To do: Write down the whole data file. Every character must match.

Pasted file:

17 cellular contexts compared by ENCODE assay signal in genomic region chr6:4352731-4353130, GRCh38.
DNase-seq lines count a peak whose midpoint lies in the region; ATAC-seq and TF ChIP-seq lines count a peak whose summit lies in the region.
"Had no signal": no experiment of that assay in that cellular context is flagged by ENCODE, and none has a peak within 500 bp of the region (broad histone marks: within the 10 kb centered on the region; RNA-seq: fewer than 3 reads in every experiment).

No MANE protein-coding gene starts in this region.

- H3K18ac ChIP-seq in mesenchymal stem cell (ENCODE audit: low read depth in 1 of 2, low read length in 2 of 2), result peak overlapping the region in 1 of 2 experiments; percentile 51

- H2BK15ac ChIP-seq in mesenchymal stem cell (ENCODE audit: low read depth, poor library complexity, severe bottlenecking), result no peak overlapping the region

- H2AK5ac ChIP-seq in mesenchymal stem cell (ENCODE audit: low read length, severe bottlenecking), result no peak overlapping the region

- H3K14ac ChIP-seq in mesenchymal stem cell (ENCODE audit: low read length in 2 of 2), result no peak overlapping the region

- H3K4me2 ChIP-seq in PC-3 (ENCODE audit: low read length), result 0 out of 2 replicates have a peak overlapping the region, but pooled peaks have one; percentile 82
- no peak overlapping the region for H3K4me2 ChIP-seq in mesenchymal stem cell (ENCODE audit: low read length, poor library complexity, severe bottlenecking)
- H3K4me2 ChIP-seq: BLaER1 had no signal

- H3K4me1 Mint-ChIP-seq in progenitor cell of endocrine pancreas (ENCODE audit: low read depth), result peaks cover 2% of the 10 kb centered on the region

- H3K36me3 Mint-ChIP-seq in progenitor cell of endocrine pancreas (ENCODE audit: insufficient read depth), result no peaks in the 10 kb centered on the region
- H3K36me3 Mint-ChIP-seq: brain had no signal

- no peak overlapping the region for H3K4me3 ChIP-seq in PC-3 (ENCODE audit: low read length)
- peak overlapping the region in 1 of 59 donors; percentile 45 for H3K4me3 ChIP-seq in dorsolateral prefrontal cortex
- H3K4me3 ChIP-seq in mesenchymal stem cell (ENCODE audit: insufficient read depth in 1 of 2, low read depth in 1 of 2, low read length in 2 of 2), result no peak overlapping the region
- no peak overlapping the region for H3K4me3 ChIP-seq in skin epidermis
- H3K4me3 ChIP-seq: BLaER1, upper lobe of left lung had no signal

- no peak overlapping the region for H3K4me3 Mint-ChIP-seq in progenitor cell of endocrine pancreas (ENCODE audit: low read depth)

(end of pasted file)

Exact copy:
17 cellular contexts compared by ENCODE assay signal in genomic region chr6:4352731-4353130, GRCh38.
DNase-seq lines count a peak whose midpoint lies in the region; ATAC-seq and TF ChIP-seq lines count a peak whose summit lies in the region.
"Had no signal": no experiment of that assay in that cellular context is flagged by ENCODE, and none has a peak within 500 bp of the region (broad histone marks: within the 10 kb centered on the region; RNA-seq: fewer than 3 reads in every experiment).

No MANE protein-coding gene starts in this region.

- H3K18ac ChIP-seq in mesenchymal stem cell (ENCODE audit: low read depth in 1 of 2, low read length in 2 of 2), result peak overlapping the region in 1 of 2 experiments; percentile 51

- H2BK15ac ChIP-seq in mesenchymal stem cell (ENCODE audit: low read depth, poor library complexity, severe bottlenecking), result no peak overlapping the region

- H2AK5ac ChIP-seq in mesenchymal stem cell (ENCODE audit: low read length, severe bottlenecking), result no peak overlapping the region

- H3K14ac ChIP-seq in mesenchymal stem cell (ENCODE audit: low read length in 2 of 2), result no peak overlapping the region

- H3K4me2 ChIP-seq in PC-3 (ENCODE audit: low read length), result 0 out of 2 replicates have a peak overlapping the region, but pooled peaks have one; percentile 82
- no peak overlapping the region for H3K4me2 ChIP-seq in mesenchymal stem cell (ENCODE audit: low read length, poor library complexity, severe bottlenecking)
- H3K4me2 ChIP-seq: BLaER1 had no signal

- H3K4me1 Mint-ChIP-seq in progenitor cell of endocrine pancreas (ENCODE audit: low read depth), result peaks cover 2% of the 10 kb centered on the region

- H3K36me3 Mint-ChIP-seq in progenitor cell of endocrine pancreas (ENCODE audit: insufficient read depth), result no peaks in the 10 kb centered on the region
- H3K36me3 Mint-ChIP-seq: brain had no signal

- no peak overlapping the region for H3K4me3 ChIP-seq in PC-3 (ENCODE audit: low read length)
- peak overlapping the region in 1 of 59 donors; percentile 45 for H3K4me3 ChIP-seq in dorsolateral prefrontal cortex
- H3K4me3 ChIP-seq in mesenchymal stem cell (ENCODE audit: insufficient read depth in 1 of 2, low read depth in 1 of 2, low read length in 2 of 2), result no peak overlapping the region
- no peak overlapping the region for H3K4me3 ChIP-seq in skin epidermis
- H3K4me3 ChIP-seq: BLaER1, upper lobe of left lung had no signal

- no peak overlapping the region for H3K4me3 Mint-ChIP-seq in progenitor cell of endocrine pancreas (ENCODE audit: low read depth)